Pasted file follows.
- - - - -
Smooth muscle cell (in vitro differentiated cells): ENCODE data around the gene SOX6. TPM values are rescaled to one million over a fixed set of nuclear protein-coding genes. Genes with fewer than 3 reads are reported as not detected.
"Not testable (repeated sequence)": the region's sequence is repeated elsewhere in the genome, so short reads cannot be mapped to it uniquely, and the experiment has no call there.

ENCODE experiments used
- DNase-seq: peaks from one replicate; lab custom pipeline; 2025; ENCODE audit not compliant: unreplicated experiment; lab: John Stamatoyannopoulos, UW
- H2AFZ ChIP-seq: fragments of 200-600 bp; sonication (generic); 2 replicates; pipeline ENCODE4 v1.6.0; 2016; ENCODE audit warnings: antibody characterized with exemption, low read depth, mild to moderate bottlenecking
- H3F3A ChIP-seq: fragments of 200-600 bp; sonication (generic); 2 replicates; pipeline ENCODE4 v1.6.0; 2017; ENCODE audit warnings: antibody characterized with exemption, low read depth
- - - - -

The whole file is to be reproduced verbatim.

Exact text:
Smooth muscle cell (in vitro differentiated cells): ENCODE data around the gene SOX6. TPM values are rescaled to one million over a fixed set of nuclear protein-coding genes. Genes with fewer than 3 reads are reported as not detected.
"Not testable (repeated sequence)": the region's sequence is repeated elsewhere in the genome, so short reads cannot be mapped to it uniquely, and the experiment has no call there.

ENCODE experiments used
- DNase-seq: peaks from one replicate; lab custom pipeline; 2025; ENCODE audit not compliant: unreplicated experiment; lab: John Stamatoyannopoulos, UW
- H2AFZ ChIP-seq: fragments of 200-600 bp; sonication (generic); 2 replicates; pipeline ENCODE4 v1.6.0; 2016; ENCODE audit warnings: antibody characterized with exemption, low read depth, mild to moderate bottlenecking
- H3F3A ChIP-seq: fragments of 200-600 bp; sonication (generic); 2 replicates; pipeline ENCODE4 v1.6.0; 2017; ENCODE audit warnings: antibody characterized with exemption, low read depth